Digital advertising on social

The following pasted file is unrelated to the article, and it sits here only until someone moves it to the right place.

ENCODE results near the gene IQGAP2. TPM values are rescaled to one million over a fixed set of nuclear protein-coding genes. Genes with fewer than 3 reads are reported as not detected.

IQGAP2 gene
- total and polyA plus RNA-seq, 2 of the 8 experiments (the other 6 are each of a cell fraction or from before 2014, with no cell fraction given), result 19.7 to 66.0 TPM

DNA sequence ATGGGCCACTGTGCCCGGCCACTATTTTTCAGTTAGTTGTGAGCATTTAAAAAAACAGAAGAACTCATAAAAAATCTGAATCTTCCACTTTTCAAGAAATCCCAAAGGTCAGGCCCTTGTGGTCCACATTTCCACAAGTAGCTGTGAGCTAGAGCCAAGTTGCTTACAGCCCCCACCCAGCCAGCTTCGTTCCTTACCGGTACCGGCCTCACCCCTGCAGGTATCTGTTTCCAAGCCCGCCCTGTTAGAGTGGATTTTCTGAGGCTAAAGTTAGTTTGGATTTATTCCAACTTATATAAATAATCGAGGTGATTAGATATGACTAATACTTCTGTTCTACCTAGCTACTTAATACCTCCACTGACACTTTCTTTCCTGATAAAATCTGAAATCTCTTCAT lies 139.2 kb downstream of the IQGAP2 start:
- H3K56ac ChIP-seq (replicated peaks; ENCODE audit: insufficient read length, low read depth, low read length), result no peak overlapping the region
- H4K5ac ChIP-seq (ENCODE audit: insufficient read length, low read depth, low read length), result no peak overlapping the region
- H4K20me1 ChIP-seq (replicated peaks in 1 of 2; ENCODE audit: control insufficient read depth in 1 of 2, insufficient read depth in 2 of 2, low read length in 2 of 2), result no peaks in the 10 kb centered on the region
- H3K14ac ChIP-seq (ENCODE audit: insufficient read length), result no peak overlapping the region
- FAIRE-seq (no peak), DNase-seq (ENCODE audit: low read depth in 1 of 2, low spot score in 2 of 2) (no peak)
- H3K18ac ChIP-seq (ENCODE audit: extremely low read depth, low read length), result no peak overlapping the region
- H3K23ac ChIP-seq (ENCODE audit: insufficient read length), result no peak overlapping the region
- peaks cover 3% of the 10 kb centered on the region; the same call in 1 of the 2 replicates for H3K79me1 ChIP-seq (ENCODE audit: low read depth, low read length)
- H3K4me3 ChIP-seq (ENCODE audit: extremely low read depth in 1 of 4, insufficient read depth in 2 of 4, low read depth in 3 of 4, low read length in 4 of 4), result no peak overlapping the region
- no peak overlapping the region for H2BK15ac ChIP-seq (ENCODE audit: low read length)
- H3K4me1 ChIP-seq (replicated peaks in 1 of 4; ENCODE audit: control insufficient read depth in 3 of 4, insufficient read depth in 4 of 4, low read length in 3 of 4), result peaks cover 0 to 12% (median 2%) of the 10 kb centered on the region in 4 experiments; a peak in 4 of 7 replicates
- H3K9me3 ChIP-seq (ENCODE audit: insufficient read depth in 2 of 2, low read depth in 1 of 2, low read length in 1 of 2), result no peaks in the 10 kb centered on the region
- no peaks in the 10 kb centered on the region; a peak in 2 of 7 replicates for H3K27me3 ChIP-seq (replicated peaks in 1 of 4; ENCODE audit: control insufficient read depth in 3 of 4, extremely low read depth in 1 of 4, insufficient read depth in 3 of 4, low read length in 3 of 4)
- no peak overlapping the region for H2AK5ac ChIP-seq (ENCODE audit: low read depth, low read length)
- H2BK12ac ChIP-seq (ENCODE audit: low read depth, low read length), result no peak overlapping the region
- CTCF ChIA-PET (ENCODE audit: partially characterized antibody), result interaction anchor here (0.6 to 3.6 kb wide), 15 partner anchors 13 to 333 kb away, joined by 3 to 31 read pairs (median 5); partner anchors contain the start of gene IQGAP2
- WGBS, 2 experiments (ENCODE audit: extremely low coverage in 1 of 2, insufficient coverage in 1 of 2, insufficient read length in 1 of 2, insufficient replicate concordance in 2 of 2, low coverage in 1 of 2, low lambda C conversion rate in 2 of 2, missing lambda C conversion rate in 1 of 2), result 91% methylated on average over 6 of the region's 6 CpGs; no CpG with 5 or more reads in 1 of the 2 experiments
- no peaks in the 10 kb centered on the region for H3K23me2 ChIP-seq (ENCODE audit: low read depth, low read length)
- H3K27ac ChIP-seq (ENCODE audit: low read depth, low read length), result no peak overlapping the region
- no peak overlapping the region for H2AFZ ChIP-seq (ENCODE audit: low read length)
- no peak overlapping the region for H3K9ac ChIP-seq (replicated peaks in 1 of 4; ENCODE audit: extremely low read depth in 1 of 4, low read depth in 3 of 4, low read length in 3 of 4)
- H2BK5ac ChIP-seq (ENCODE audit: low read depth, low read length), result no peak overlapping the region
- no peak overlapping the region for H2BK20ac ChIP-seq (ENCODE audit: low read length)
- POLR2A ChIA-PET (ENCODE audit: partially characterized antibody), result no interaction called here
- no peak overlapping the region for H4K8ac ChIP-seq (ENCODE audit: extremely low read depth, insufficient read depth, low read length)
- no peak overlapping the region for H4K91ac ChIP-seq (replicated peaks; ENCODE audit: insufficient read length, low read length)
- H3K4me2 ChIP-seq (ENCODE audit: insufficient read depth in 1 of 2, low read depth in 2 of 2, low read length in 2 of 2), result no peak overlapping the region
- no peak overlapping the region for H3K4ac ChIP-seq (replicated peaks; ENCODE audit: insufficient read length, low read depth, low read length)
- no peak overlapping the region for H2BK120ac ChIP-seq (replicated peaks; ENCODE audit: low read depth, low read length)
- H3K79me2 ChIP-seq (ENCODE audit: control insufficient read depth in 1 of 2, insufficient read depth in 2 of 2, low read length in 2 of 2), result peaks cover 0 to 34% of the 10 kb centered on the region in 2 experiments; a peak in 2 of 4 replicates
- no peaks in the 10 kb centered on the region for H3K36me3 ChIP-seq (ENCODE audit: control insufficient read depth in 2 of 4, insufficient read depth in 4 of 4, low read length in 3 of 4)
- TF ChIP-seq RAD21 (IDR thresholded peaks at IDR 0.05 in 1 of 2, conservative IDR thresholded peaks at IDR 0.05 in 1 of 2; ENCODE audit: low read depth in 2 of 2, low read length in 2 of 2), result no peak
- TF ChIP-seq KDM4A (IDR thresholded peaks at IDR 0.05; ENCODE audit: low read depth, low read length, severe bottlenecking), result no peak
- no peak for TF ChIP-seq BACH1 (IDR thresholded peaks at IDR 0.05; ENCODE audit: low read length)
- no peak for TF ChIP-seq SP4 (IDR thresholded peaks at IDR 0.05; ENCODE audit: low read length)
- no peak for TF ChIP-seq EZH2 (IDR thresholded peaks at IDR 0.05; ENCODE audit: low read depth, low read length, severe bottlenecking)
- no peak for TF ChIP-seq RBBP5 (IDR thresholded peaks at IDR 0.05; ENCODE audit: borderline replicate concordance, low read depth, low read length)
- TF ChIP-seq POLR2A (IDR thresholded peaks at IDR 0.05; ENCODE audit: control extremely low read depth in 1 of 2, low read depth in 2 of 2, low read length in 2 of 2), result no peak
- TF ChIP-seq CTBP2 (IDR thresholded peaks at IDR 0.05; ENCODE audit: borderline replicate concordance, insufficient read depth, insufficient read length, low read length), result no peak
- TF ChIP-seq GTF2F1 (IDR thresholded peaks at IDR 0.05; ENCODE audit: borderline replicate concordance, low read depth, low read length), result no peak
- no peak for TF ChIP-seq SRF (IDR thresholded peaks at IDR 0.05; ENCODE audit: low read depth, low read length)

Zarnaz Arlia, CMO at Emplifi, says: “TikTok is doubling down on revenue generation with digital advertising. The relatively new platform is seeing tremendous results owning the title of the world’s fastest-growing media app making more than $6.2 billion from in-app spending since it hit the scene in 2017. Boasting nearly 30 million daily active users globally, it’s no wonder that brands are beginning to explore the potential TikTok has – not only in generating brand awareness but in its contribution to the bottom line. Already, brands that have tapped into TikTok advertising are seeing promising results. According to a recent study conducted by Triple Whale, brands increased their spending on the platform by 231% in Q2 of 2022 compared to the same time period the year before. And even more impressive, the same study found that direct-to-consumer brands that were leveraging TikTok were generating revenue from $1 million to $5 million dollars. In 2023 we will see an increase in the number of brands and industries that will put more of their budget towards digital advertising on TikTok, which maps to the platform’s constant innovations in the digital advertising space. “